• The shift to a bilingual mode of sharing in order to incorporate Raul into the conversation, especially after we had been gathered in order to consider some queries that were pulled together long ago by Wess Daniels and Robin M for a different occasion. At first one Friend was doing all the translation for Raul, from English to Spanish. But then, bit by bit, those of us who had some or "enough" Spanish would speak our piece bit by bit, first in English and then in Spanish, or vice versa, aware that as clunky as it was to do so, it seemed to help us move together with a bit more grace and intention. ..."caminando juntos," walking together.
  • Blessings,

    RELATED POSTS about the dinner that night:

    Amanda gives a brief overview of the event.

    Will T. reports as host of the Convergent Friends dinner.

    Robin chimes in and reminds us about her "crazy idea of fun."

    March 9, 2007

    Do overs

    One of the fun-but-serious things that my partner and I sometimes do when we've unintentionally hurt each other's feelings is that we request a do over. By the time we're requested the do over, we each have recognized how our own stuff got in the way of deep listening, or how we misinterpreted the other's actions or words, so we really can make different choices, during the do over, "knowing then what we know now."

    It might seem artificial or trivial or even pointless to have a do over, but the proof is in the pudding and the truth is in the experience. Each time we have used a do over, it's been as if we've heard each other for the first time, not the second, and the air between us is clear once again.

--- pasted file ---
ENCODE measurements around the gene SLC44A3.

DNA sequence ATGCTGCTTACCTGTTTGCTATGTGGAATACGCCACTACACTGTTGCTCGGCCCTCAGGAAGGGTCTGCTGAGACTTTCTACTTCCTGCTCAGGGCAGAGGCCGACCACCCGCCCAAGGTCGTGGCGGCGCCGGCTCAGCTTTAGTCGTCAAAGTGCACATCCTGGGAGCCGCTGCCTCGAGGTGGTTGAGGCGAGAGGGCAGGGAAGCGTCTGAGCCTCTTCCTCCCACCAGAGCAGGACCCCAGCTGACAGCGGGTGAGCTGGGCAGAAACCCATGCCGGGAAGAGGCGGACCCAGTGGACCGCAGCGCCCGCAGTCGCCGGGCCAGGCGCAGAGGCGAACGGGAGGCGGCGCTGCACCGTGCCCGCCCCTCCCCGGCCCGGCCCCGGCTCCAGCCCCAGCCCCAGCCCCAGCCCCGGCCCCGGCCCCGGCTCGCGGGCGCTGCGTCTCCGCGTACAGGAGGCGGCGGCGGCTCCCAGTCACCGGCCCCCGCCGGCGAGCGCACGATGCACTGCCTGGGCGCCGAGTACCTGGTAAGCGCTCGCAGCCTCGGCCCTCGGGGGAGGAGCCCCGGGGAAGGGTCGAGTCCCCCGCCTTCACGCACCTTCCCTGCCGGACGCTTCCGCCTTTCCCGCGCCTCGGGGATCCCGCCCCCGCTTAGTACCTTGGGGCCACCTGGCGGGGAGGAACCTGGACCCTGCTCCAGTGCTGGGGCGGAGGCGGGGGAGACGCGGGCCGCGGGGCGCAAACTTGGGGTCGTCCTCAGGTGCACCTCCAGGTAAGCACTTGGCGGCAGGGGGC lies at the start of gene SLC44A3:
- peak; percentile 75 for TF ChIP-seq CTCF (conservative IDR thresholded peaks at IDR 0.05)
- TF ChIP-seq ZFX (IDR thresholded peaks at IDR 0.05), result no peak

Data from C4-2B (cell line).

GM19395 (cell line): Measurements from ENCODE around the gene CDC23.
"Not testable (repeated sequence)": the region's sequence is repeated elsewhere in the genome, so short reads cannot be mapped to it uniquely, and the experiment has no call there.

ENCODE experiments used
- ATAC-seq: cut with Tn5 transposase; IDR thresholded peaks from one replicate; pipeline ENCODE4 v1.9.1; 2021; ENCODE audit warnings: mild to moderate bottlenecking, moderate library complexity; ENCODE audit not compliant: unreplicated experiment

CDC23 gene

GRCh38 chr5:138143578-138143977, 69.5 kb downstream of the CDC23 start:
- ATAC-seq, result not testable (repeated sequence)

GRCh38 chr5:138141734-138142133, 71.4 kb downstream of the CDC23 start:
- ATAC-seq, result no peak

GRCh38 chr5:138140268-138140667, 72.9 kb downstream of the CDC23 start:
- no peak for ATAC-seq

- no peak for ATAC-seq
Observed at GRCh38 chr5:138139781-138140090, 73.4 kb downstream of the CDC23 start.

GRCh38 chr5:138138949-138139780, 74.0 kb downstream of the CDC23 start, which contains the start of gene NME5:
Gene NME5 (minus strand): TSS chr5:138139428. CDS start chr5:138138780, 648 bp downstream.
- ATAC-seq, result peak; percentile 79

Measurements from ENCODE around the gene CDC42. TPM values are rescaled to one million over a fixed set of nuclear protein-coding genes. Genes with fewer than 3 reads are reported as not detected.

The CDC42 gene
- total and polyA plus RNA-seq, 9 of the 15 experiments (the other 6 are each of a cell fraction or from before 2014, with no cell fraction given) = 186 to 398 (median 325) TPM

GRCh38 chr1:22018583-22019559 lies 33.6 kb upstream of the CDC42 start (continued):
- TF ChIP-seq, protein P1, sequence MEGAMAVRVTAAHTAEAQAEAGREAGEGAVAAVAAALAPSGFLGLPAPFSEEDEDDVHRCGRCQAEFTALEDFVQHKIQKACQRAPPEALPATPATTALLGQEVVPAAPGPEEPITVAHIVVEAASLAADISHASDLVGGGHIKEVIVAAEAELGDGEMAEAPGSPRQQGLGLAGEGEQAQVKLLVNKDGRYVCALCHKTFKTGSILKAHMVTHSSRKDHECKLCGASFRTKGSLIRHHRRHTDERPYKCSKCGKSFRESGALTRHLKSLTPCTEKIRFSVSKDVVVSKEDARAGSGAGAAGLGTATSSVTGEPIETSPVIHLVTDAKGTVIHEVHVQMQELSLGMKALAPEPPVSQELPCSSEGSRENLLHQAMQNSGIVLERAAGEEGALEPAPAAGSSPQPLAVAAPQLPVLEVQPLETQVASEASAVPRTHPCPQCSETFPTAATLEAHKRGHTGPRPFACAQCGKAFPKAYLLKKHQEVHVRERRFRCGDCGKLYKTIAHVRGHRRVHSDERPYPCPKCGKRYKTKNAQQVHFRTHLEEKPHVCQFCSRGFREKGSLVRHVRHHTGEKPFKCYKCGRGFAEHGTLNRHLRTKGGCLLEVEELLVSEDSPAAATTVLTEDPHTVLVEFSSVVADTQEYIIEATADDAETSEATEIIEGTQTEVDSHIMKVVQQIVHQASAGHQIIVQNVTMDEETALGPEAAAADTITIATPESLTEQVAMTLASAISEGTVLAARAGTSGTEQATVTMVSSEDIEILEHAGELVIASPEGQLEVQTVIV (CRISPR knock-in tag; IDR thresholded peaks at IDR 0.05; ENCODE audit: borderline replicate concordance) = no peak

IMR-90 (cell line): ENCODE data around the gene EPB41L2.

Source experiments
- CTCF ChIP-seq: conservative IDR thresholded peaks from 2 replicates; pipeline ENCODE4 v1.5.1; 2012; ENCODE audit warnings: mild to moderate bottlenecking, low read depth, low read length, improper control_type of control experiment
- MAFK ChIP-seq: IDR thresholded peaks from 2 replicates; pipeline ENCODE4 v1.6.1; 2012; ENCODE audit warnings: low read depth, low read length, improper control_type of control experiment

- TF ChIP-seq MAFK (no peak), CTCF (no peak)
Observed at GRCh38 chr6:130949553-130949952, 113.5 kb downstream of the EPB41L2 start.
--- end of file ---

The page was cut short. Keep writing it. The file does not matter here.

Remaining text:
For some reason, there's a moment in my fairly recent life that keeps replaying, and I find I am longing for a do over. This memory has resurfaced because of an anecdote I read recently in Friends Journal, tucked away in a long article by James Fletcher about Black Friends' experience among Quakers.

    The segment tells of an unexpected Opportunity for worship among an AFSC delegation traveling on a segregated train through South Africa. It tells of how, when confronted by an officer to move to the whites' section of the train, the white Friend travelling among the Black delegates

    shouted out firmly that he could not obey that order because he had orders from a Higher Authority that he had to follow. When the policeman asked him to show him those orders, [the white Friend] replied, "I can't, because they are written on my heart."
    My own experience has nothing of a threat of being confronted by police, let alone of being arrested--and arrested in another country at that!--but it is one that called for an Obedience to a Higher Authority that I fear I still lack.

    A few years ago, the partner of a friend of ours had died of AIDS, and it was known that the man's father was a fundamentalist, fire-and-brimstone Christian. In the last week of his partner's life, our friend fretted over how he might respond to his father-in-law had he started with any talk of "repenting for your sins," or "you're damned and going to hell." Thankfully, the last days in the hospital and at home were quiet ones, in every way.

    Then there was the low-key, close-friends-and-family-only memorial service. As low-key as it was--and it wasn't a Quaker memorial--there was a tension in the room as soon as you walked in: Michael's family took up the first three or four pews and was seated on the left; Michael's friends, his partner, and his partner's family took up seven or eight pews (or more) and were seated on the right. I briefly wondered about sitting with Michael's family, but maybe it was some of our grieving friends who waved us over to where they were already seated...